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Apples sit in a bin after being harvested at Riveridge Produce in Sparta, Mich. The apple harvest in Michigan this year is projected to be about ten times larger than in 2012. (NPR)

Michigan Apple Harvest Recovers, But Pickers Are Scarce

Oct 22, 2013 (Morning Edition)

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An apple picker sits atop the platform of a prototype apple-picking machine at Riveridge Produce.

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Reported by

Noah Adams

One year ago the Michigan apple harvest, hurt by a late winter warm-up and a spring freeze, was almost nonexistent at 3 million bushels. This fall, the crop is projected to yield a record-setting 30 million bushels, but now there's concern that not enough pickers will be in the orchards.

In west Michigan, there's an apple-growing region called The Ridge, where they will be talking for years down the road about that bleak 2012 apple calendar. At the time, grower Phil Schwallier said it was so bad they gave individual names to each apple they found, starting with Alice.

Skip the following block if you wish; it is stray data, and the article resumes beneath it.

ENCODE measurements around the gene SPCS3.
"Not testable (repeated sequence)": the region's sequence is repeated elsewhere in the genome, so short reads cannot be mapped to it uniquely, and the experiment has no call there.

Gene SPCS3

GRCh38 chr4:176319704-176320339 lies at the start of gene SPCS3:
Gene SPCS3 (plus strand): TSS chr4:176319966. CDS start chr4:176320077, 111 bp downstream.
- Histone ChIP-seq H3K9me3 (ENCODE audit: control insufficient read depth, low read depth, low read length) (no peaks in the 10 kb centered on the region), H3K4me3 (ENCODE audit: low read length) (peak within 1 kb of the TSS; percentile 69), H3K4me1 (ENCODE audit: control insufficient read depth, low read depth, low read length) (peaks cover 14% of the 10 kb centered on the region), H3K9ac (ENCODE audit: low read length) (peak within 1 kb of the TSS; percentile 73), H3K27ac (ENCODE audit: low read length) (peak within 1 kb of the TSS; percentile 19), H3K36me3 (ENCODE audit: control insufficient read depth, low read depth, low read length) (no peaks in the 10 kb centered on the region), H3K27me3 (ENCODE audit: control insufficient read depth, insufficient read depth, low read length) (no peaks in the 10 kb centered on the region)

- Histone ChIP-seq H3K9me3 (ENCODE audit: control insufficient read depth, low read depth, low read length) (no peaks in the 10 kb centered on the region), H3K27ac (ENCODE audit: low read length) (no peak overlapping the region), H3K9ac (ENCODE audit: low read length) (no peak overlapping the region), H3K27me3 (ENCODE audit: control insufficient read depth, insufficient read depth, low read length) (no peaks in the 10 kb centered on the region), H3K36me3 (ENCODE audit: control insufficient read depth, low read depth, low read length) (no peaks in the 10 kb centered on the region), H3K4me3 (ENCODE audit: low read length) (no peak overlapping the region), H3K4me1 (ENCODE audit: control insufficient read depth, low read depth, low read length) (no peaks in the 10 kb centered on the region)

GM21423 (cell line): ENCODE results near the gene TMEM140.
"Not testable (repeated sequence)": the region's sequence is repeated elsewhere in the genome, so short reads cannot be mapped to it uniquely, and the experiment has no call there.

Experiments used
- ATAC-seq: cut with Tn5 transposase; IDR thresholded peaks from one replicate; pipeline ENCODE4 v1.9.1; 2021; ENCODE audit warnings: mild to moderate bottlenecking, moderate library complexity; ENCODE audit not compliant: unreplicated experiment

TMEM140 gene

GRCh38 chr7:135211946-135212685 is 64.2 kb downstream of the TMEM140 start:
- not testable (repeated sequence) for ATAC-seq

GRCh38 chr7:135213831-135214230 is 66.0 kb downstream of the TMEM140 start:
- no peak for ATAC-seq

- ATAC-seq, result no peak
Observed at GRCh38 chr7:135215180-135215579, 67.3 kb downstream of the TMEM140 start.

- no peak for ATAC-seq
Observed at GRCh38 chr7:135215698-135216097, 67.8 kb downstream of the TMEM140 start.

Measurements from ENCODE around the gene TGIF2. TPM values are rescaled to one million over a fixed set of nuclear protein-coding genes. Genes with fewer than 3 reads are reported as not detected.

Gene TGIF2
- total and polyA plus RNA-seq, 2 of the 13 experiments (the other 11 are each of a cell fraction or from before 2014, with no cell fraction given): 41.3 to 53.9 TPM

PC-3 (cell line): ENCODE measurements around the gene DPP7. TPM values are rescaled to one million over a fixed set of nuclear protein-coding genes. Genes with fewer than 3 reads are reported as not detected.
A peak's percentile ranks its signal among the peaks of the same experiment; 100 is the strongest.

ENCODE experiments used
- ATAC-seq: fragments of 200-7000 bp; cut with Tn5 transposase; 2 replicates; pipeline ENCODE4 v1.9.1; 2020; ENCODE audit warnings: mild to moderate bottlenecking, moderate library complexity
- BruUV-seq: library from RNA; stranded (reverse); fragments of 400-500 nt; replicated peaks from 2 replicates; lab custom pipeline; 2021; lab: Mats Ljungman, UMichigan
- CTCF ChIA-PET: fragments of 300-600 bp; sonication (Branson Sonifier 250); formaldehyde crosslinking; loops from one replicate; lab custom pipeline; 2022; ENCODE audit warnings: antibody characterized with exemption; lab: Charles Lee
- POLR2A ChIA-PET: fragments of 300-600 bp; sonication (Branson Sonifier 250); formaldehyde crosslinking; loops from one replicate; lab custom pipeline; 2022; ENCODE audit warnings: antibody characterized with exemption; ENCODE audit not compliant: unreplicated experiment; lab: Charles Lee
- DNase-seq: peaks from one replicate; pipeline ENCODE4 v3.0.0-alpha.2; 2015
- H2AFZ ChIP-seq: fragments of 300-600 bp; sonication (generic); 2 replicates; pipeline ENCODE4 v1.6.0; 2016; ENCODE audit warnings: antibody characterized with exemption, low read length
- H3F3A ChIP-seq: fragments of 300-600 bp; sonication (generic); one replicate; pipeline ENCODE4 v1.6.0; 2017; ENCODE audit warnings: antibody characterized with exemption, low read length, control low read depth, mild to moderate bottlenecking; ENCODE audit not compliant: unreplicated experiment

"We got up to Rachel. We found, in other words, about 20 apples," he said.

Fast forward a year and Schwallier says he is seeing a lot of great apples. "Blemish-free, large, nice red color, and firm," he says. "And they're sticking on the trees so far."

When the apples are ready and ripe, getting them picked could be a problem. Even though there's more money on the trees, not enough seasonal workers have shown up. But so far, the harvest is reported to be on track.

One solution to the problem of not enough workers is an apple-picking machine, like the one being tested on a farm called Riveridge Produce. It looks like something that could have come from the sketchpad of Dr. Seuss.

A platform moves between the rows of trees with two pickers riding on each side. They place the fruit into small buckets that connect by vacuum hoses to a bin below. The machine is a prototype of a Vacuum Apple Harvester. It would cost about $150,000, but when the harvest numbers are up, equipment can start looking good.

"I think there's some real potential for what we're seeing here," says Justin Finkler, who works for Riveridge Produce. "The ability to keep people off of ladders [and] the option to pick at night, that's something that's never been done before. To run this thing 24/7 is a huge advantage."

Despite the advantage, technology or not, a single apple must still be picked, in one precise motion, by one person.

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